6 Matching Annotations
  1. Apr 2016
    1. tools typically include speech-generation functionality, eye tracking, and other advanced features, such as those shown in the DynaVox suite of devices.2 In other cases, these artifacts represent activities that will take place (or have taken place) arranged in temporal order to augment understanding of time, events, and places, a tool known as a visual schedule

      What types of tools are used; visual schedule

    2. In these cases, visual supports are used to augment communication, in much the same way that sign language can be a visual representation of language for someone with a hearing impairment. High-tech devices for augmentative and alternative communication can also help children with special needs build language skills over time

      VI used as a means of communication for individuals with autism; similar to sign language

    3. wide variety of visual tools. These artifacts draw on words, images, and tangible objects to represent both concrete and abstract real-world concepts. Use of these visual artifacts has been shown to reduce the symptoms associated with cognitive, communication, and social disabilities, in particular for individuals with autism spectrum disorder (ASD) [9].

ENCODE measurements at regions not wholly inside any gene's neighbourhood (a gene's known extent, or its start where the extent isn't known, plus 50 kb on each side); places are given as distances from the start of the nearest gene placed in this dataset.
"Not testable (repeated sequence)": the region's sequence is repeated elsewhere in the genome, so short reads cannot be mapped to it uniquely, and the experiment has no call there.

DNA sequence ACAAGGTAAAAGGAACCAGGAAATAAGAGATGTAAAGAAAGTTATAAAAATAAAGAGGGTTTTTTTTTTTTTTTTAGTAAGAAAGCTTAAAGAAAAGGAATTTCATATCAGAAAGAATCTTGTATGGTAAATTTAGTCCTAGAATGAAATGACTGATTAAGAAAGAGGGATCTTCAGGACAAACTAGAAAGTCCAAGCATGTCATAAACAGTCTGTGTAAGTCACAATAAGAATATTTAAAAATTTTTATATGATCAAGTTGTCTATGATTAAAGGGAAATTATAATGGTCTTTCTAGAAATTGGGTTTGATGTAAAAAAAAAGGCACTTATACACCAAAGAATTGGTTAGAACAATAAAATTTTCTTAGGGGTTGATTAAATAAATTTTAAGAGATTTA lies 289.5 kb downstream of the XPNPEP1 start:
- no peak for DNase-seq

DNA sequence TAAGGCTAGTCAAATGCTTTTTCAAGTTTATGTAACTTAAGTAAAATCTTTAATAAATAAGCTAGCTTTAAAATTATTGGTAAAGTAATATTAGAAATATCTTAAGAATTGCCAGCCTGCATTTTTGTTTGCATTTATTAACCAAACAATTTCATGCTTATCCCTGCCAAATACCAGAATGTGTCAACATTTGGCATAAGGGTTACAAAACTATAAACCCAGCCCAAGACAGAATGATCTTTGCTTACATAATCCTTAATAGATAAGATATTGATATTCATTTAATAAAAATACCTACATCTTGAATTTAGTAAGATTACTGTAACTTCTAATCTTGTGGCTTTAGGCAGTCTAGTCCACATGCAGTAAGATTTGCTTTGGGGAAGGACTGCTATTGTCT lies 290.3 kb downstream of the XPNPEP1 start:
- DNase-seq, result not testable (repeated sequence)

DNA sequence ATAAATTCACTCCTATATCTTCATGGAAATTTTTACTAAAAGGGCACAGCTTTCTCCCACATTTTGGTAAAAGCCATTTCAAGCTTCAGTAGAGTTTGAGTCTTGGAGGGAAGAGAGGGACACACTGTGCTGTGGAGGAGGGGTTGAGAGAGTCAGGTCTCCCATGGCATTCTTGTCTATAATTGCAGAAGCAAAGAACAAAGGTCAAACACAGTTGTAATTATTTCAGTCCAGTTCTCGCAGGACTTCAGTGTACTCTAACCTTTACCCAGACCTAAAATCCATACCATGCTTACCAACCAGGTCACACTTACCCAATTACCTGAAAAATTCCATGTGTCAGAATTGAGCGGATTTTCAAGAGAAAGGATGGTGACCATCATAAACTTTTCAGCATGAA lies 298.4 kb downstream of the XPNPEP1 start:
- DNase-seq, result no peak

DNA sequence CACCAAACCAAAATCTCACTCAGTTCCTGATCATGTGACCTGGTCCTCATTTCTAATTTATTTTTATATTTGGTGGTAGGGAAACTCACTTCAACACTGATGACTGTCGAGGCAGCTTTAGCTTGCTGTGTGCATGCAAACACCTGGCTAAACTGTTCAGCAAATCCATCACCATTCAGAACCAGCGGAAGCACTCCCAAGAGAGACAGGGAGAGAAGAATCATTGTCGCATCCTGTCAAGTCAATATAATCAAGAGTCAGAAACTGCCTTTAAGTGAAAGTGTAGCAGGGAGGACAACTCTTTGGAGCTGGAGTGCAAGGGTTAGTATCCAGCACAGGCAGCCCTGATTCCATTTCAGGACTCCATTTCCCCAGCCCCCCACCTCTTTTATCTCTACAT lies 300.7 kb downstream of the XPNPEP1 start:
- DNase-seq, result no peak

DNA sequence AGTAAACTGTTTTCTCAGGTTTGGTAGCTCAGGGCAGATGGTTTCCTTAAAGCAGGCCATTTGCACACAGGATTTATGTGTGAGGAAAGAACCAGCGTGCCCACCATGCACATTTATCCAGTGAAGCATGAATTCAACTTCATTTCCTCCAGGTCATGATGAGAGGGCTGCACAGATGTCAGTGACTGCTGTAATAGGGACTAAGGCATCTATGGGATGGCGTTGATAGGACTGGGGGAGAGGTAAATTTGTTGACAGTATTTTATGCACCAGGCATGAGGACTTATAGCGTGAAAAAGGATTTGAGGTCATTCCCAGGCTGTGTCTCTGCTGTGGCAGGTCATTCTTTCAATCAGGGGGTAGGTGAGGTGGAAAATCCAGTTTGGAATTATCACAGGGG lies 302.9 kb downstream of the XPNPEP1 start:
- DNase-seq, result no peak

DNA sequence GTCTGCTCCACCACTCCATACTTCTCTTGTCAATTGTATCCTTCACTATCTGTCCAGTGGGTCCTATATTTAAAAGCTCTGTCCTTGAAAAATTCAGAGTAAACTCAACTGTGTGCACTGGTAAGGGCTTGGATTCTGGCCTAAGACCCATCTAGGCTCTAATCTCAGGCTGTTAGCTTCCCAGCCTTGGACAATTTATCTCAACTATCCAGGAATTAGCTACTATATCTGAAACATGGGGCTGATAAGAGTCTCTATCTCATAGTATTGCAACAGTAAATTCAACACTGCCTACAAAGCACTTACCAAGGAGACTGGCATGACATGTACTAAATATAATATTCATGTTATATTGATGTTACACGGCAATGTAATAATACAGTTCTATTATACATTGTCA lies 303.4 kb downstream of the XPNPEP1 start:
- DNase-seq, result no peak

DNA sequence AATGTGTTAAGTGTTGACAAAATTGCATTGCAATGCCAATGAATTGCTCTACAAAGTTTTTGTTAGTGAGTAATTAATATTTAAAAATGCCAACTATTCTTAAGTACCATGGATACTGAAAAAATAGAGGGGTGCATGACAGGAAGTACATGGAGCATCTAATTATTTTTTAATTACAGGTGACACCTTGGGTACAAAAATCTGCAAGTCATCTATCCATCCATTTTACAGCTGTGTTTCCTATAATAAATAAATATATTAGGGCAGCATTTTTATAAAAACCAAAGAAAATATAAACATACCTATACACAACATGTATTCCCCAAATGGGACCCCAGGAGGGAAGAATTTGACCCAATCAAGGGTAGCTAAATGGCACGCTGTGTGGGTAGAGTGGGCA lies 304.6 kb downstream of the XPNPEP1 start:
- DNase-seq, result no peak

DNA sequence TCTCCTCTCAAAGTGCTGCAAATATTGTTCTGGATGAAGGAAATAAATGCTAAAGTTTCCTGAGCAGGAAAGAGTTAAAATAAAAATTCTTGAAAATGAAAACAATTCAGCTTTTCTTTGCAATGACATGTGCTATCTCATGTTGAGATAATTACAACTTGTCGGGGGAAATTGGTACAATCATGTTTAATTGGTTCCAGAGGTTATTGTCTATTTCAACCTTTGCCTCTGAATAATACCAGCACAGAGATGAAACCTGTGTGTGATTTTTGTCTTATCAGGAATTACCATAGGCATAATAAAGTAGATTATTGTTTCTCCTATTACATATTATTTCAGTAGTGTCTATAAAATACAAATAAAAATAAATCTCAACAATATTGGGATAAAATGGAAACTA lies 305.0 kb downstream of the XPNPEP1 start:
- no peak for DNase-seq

Question: Why is it important to integrate the use these visual tools/supports into the classroom for children with autism?

    4. The inherent communicative nature of educational settings makes learning challenging with limited verbal communication

      Some children with autism experience difficulty with communication, and this often makes learning challenging

    5. Visual supports are “those things we see that enhance the communication process” [22] and can be an incredible aid for children learning about the world around them

      One reason why visual supports are important both in and out of the classroom

      Specifically classroom setting?

    6. Visual supports can be the kinds of things that we see in everyday life to support communication, such as body language or natural cues within the environment [22]. They can also be tools explicitly created to support individuals who may have trouble interpreting naturally occurring visual cues (Fig. 1). These constructed artifacts sometimes use images or tangible objects to represent simple everyday needs and elements of basic communication

      Question: What are visual supports and what do they consist of?